Verification Effectiveness In The Face Of FPGA Complexity: The 2020 Wilson Research Group Functional Verification Study

What’s causing non-trivial bug escapes in FPGA projects?


Making informed decisions backed by good data is the key to success in highly competitive, robust markets such as FPGA design and verification.

Helping our community in that endeavor is the motivation behind the worldwide Wilson Research Group Functional Verification Study. We also use that information to make sure our research and development efforts continue to deliver the solutions our customers need today and tomorrow.

In this space over the next four months, a series of four articles will summarize the key findings from the 2020 Wilson Research Group Functional Verification Study. The first two will focus on FPGA trends; the third and fourth on the IC/ASIC market. We will begin with an overview of the study itself and the procedures we followed to maintain the integrity, validity, and inclusiveness of the survey.

The 2020 Study: Sampling and bias mitigation

The 2020 Wilson Research Group study results are a continuation of a series of industry studies on functional verification that began in 2007 and continued biennially starting in 2010 through 2020. Each of these studies was modeled after the 2002 and 2004 Collett International Research, Inc. studies and focused on the IC/ASIC market. We began surveying the FPGA market in 2012.

For the purpose of our study, a randomized sampling frame was constructed from multiple acquired industry lists. This enabled us to cover all regions of the world and all relevant electronics industry market segments. While Siemens EDA architected the study in terms of questions and then compiled and analyzed the final results, we commissioned Wilson Research Group to execute our study. After data cleaning the results to remove inconsistent, incomplete, or random responses, the final sample size consisted of 1492 eligible participants (i.e., n=1492).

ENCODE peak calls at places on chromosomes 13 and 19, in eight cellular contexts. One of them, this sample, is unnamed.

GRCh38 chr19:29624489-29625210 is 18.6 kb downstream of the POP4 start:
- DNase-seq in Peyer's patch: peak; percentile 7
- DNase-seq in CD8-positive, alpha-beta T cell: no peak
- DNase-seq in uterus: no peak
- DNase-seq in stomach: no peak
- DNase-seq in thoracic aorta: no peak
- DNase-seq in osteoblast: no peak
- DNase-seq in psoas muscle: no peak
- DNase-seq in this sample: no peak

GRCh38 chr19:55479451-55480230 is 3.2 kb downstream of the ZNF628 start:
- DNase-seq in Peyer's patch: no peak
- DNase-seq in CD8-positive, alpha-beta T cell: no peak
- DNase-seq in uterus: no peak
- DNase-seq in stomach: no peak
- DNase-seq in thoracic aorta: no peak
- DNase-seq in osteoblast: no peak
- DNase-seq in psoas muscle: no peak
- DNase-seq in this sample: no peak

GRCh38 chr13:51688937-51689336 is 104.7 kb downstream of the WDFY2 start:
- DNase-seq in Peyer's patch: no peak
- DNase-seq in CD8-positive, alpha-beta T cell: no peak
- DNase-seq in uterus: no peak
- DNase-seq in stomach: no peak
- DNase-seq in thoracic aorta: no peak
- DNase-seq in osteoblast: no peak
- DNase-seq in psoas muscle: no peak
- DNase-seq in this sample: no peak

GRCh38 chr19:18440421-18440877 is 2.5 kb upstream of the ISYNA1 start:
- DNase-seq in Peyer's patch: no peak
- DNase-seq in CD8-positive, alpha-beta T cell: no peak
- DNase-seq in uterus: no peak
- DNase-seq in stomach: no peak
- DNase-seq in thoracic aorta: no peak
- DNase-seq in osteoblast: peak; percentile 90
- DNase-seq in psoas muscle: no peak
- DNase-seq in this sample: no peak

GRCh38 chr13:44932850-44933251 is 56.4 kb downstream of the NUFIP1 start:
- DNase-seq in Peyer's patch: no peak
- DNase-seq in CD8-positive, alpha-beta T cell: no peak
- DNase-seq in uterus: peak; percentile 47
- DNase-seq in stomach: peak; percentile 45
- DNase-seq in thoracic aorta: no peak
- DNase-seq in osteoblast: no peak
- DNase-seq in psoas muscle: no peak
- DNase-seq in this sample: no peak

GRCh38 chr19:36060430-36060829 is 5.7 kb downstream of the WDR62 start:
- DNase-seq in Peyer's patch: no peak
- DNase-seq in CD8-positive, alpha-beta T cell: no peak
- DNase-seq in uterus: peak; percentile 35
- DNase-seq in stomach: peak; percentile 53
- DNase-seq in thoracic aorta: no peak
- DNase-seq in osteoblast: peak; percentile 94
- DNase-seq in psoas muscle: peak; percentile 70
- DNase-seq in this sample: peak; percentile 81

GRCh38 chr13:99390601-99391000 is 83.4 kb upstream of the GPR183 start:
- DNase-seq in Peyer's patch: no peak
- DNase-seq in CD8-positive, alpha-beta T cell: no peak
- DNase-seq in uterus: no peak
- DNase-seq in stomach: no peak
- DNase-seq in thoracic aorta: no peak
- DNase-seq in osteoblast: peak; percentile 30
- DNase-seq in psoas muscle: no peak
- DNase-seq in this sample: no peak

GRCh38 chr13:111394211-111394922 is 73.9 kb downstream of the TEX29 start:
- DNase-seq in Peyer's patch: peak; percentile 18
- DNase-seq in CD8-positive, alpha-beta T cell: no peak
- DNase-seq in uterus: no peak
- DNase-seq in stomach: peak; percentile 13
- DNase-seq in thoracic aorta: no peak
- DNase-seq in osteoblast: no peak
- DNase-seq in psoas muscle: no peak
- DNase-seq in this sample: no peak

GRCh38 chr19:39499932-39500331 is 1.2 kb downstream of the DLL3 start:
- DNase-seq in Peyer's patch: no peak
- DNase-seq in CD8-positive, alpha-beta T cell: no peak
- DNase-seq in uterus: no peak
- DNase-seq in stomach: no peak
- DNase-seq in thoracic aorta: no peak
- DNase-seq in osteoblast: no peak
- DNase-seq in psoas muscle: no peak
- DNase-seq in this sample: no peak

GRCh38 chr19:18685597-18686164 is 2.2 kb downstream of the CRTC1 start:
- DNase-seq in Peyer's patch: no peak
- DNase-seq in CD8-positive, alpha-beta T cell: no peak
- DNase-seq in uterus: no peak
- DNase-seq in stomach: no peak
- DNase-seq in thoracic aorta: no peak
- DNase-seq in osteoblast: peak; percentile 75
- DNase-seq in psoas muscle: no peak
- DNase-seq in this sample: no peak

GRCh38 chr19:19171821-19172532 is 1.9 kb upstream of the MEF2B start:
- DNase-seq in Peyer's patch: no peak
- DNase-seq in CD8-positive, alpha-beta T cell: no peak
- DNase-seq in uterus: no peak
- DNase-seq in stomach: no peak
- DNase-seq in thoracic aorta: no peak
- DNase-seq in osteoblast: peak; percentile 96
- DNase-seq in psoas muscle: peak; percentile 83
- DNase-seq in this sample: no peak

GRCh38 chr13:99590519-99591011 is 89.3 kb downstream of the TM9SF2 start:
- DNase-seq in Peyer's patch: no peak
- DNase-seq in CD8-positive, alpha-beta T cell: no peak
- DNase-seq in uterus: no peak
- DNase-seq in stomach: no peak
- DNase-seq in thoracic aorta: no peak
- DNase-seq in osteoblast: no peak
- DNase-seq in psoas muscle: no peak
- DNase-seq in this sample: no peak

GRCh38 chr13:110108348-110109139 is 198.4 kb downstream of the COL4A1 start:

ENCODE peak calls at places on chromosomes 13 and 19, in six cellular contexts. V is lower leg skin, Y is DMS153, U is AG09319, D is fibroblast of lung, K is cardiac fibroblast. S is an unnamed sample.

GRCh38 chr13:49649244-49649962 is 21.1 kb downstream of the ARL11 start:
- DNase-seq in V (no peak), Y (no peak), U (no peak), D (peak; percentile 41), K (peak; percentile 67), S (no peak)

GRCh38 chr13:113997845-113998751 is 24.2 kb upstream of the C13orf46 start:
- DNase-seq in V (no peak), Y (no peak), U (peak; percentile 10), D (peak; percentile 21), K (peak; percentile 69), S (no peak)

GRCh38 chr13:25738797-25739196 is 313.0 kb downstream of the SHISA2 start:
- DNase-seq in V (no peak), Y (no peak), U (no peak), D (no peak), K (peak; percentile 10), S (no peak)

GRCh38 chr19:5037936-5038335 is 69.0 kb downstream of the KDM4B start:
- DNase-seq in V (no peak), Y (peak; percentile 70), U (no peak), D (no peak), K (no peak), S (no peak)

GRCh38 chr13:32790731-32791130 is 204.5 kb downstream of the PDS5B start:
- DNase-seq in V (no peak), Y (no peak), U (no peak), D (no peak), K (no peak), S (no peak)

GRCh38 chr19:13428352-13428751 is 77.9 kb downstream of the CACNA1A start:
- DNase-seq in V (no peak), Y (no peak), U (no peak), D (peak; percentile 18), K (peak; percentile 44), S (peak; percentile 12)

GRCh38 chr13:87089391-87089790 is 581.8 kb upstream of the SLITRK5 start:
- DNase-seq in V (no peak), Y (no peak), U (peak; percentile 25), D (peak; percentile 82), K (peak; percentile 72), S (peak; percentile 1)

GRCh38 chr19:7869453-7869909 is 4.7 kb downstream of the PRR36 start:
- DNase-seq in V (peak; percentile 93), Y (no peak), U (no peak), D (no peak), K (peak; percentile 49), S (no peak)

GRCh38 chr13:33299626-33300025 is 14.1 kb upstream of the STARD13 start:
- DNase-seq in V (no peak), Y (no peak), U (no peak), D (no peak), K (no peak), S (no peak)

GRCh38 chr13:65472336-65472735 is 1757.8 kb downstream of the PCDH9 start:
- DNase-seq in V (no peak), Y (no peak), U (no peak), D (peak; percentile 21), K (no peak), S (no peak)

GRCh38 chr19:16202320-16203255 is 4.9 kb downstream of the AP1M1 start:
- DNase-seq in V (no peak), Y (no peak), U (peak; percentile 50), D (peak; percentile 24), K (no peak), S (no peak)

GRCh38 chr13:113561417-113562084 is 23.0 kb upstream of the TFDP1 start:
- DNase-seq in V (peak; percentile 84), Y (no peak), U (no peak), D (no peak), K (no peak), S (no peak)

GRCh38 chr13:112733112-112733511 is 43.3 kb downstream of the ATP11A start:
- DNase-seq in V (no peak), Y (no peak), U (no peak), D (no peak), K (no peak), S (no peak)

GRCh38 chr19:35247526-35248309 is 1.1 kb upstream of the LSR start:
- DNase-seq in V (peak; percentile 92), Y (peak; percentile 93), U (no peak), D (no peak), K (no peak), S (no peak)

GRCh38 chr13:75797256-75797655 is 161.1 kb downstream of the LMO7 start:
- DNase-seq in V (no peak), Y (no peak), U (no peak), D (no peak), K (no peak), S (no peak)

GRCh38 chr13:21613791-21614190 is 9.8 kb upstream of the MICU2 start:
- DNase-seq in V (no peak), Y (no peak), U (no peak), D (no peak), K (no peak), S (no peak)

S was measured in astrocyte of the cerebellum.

Figure 1 compares the percentage of 2016, 2018 and 2020 study participants (i.e., design projects) by targeted implementation for both IC/ASIC and FPGA projects. It is important to note that targeted implementation does not represent silicon volume in terms of the global semiconductor market since a single project could account for a significant portion of semiconductor market revenue.

Fig. 1: Study participants by targeted implementation.

Since all survey-based studies are subject to sampling errors, we attempt to quantify this error in probabilistic terms by calculating a confidence interval. For our study, we determined the overall margin of error to be ±3% using a 95% confidence interval. In other words, this confidence interval tells us that if we were to take repeated samples from a population, 95% of the samples would fall inside our margin of error ±3%, and only 5% of the samples would fall outside.

A big concern when architecting any type of study relates to addressing three types of bias: non-response bias, sample validity bias, and stakeholder bias.

The 2020 study demographics saw an 11% decline in participation from North America (figure 2) but an increase in participation from Europe and India. The shift in demographic balance can introduce potential non-response biases in the findings that need to be considered. For example, regional shifts in participation can influence the findings for design and verification language adoption trends.

Fig. 2: 2018-2020 study demographics.